“Jeddy, is it possible that thing was an angel and your momma and Aunt Louisa and Mary Marie were just taken up into Heaven?”

The color drains from Jeddy’s face. Though it is already long and thin it seems to stretch further. His mouth drops open, exposing the edges of three teeth on the bottom and possibly four or five on the top. His eyes don’t change—she’s not even sure he can get them any wider than they are with his hooded eyelids and the one eye that seems to droop as if looking at her bosom unintentionally (or maybe intentionally, she thinks).

“Listen here, missy,” he says in his country drawl. He points one of his long fingers at her. There is dirt beneath it. She wonders if it got there while digging the graves of his momma or aunt. “Ain’t no angel looks like that except maybe the Angel of Death. I saw that thing—that demon—swoop on down and land on Mary Marie’s chest. I saw it grab her eyes and rip them from her face. I saw it fly away, it’s demon wings lifting up, higher and higher into the sky. And right out of the holes where her eyes had been flowed her soul. I saw that white smoky mist leave her body and float up into the air, and when I looked back at Mary Marie, she wasn’t nothing but a blackened husk on the ground. Now, you think you’re gonna tell me that thing was an angel from on high? No disrespect, Ma’am, but you don’t know what you’re talking about.”

Lisa shrugs. During his rant, Jeddy had waved his arms madly. His one leg stayed extended out while the other foot tap-tapped the floor. Spittle had flown from his mouth and landed somewhere on the floor between them. Now, his arms are crossed over his chest and the one foot that had bobbed up and down is still. He glares at her and she can see the righteous indignation on his face, the ‘how dare you?’ stare of the insulted.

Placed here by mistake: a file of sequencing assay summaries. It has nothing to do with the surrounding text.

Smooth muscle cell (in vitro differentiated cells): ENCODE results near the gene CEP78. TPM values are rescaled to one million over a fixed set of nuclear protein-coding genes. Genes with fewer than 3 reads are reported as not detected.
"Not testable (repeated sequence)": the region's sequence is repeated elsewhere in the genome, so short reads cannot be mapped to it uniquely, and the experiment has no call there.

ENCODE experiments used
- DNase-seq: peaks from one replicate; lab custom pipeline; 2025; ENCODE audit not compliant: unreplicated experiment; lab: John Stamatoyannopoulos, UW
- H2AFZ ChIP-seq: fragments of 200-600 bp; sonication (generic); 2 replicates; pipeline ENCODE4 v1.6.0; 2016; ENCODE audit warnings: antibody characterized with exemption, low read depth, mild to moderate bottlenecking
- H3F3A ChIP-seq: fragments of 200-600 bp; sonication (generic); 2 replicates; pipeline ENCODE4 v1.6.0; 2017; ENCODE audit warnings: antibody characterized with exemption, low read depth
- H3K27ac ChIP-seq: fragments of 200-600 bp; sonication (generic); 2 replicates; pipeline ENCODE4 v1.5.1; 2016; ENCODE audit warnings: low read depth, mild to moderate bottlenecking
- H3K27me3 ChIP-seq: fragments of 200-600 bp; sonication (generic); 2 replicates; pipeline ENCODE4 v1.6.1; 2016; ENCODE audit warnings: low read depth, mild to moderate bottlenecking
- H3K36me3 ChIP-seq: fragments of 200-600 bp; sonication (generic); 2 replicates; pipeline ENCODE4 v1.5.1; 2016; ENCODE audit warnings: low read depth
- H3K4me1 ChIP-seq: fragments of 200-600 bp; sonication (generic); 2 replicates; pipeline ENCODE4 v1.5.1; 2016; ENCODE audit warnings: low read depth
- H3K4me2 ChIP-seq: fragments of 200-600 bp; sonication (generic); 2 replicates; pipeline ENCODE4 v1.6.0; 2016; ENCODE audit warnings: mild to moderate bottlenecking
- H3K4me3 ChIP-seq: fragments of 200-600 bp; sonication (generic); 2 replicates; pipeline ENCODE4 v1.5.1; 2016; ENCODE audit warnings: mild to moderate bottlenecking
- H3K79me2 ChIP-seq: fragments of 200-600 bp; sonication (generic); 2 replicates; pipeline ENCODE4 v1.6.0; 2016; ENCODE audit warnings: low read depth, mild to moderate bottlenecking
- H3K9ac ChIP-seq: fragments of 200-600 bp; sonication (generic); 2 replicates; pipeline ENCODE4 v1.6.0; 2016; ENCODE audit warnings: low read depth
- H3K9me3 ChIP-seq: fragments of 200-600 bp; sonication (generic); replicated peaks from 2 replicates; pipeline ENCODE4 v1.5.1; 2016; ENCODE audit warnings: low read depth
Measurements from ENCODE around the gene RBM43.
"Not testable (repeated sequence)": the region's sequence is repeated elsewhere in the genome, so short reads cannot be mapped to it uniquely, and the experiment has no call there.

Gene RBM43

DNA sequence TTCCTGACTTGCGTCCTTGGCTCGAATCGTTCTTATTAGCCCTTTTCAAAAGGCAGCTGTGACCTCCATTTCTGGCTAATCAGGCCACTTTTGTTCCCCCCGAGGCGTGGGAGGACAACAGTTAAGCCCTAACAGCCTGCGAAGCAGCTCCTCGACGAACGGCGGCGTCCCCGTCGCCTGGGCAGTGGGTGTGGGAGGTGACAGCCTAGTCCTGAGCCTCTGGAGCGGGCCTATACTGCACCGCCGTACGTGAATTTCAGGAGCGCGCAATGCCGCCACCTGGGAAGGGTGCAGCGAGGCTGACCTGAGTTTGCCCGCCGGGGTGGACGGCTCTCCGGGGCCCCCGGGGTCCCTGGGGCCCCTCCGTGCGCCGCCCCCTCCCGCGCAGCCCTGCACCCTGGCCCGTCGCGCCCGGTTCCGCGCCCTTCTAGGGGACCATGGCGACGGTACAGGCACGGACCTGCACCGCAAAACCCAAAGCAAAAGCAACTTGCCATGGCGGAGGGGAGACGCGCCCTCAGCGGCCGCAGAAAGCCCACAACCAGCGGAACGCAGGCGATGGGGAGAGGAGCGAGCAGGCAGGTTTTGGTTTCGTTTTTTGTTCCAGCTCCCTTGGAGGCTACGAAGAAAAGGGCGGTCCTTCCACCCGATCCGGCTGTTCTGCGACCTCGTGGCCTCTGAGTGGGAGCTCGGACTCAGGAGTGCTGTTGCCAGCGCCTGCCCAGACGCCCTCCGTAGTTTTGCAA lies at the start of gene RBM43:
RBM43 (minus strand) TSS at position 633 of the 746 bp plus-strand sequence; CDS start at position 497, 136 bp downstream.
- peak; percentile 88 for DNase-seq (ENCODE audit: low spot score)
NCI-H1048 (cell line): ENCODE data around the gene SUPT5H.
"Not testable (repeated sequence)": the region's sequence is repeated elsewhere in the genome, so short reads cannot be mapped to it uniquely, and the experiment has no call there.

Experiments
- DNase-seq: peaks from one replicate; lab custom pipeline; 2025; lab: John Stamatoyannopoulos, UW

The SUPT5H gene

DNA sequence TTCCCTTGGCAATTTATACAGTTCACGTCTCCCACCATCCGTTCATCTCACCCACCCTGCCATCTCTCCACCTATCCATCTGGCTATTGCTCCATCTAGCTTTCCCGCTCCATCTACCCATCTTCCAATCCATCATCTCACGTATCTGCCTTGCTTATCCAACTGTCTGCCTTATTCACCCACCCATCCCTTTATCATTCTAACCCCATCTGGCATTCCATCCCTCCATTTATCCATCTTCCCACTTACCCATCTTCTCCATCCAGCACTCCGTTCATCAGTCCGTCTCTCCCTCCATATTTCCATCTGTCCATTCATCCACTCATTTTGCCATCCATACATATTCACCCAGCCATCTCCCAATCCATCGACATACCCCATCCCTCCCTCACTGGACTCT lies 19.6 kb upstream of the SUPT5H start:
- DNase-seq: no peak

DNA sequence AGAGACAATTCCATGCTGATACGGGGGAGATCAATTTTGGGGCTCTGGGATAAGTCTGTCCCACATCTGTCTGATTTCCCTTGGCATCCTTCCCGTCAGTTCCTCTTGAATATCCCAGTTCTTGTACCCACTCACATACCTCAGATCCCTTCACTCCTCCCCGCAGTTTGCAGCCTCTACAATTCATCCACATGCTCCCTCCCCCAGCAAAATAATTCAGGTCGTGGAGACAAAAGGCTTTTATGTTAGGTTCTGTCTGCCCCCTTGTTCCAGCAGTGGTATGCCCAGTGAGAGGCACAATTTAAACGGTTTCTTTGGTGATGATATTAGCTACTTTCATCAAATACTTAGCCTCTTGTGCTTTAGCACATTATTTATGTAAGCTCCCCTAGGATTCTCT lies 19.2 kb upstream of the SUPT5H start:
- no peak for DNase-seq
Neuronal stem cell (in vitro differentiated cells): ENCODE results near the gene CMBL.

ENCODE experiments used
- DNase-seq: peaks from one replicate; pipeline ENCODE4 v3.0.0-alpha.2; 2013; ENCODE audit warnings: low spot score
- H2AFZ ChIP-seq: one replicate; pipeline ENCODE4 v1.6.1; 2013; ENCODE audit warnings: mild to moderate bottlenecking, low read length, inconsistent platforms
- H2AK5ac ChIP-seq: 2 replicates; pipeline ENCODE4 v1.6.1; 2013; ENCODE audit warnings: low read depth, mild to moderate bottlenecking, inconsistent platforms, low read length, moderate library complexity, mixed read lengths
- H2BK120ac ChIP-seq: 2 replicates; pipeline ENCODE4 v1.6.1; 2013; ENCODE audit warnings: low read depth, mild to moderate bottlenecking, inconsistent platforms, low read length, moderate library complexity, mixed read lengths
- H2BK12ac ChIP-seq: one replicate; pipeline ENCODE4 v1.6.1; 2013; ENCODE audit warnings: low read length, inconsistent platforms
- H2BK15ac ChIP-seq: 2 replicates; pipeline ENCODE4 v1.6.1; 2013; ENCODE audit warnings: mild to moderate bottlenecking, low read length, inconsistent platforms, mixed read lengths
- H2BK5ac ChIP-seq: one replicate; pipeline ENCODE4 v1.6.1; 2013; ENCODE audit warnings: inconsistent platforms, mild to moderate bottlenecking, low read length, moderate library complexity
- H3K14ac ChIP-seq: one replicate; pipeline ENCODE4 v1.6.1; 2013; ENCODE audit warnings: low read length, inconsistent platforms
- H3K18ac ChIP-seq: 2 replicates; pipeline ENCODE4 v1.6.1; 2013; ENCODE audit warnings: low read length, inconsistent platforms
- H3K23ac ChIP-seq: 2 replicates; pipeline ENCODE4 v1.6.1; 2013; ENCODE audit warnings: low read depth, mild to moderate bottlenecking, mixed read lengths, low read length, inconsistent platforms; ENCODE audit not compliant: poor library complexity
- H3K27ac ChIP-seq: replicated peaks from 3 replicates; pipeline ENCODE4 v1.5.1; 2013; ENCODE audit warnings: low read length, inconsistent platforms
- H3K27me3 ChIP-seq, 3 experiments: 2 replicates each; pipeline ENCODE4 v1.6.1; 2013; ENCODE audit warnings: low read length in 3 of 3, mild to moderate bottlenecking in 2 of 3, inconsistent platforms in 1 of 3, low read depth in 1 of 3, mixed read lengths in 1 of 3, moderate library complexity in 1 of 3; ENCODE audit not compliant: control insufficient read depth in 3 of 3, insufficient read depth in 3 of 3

“You’re right. I probably don’t know what I am talking about. I wasn’t there. I didn’t see this creature and I didn’t witness what it did. Can I ask you about Mary Marie?”

Jeddy’s shoulders slump. The grip on his elbows loosens until his hands fall away and drop into his lap. 

“Did you love Mary Marie?”

He barely nods and the simple yes he gives is a croak she barely hears. 

“So, you were sweet on her?”

Again, he nods, but this time there is a grayness on his face that wasn’t there before. She thinks she knows where the shadow came from. She thinks if she stares hard enough, she will see Mr. Worrywort behind Jeddy and he will be whispering in one ear the lies it tells people.

Then the shadow fades. Jeddy’s face is no longer ashen gray, but the country white reappears. His eyes, which she thought earlier could get no bigger than they are because of the heavy lids covering them, actually do get wider. 

Screen Shot 2018-01-06 at 2.26.45 PMThe shadow that had been over Jeddy now stands over her. The air around her is suddenly thick and moist and it is becoming increasingly harder to breathe. Lisa feels a panic come over her, something she hasn’t felt in years. 

Tread lightly, a voice hisses in her ear. It is as wet as the suddenly humid air around her. 

Lisa closes her eyes. The breath in her lungs freezes midway up into her chest. It holds there, threatening to strangle her just as a chilly finger runs along her right cheek. She tries to swallow the breath down, to free the airwaves so she can breathe again. Her thoughts—her true inner self—are silent now as this other … voice … tip toes into her psyche like a silent thief in the night, one there to rob her of her confidence and freedom. She knows it to be Mr. Worrywort, but she is too paralyzed to say or do anything to stop him. 

He will kill you if you continue on, the voice whispers. He will kill you and take your eyes and your own soul will seep from your sockets. You will never know rest. You will never know peace and your very soul will scream for eternity.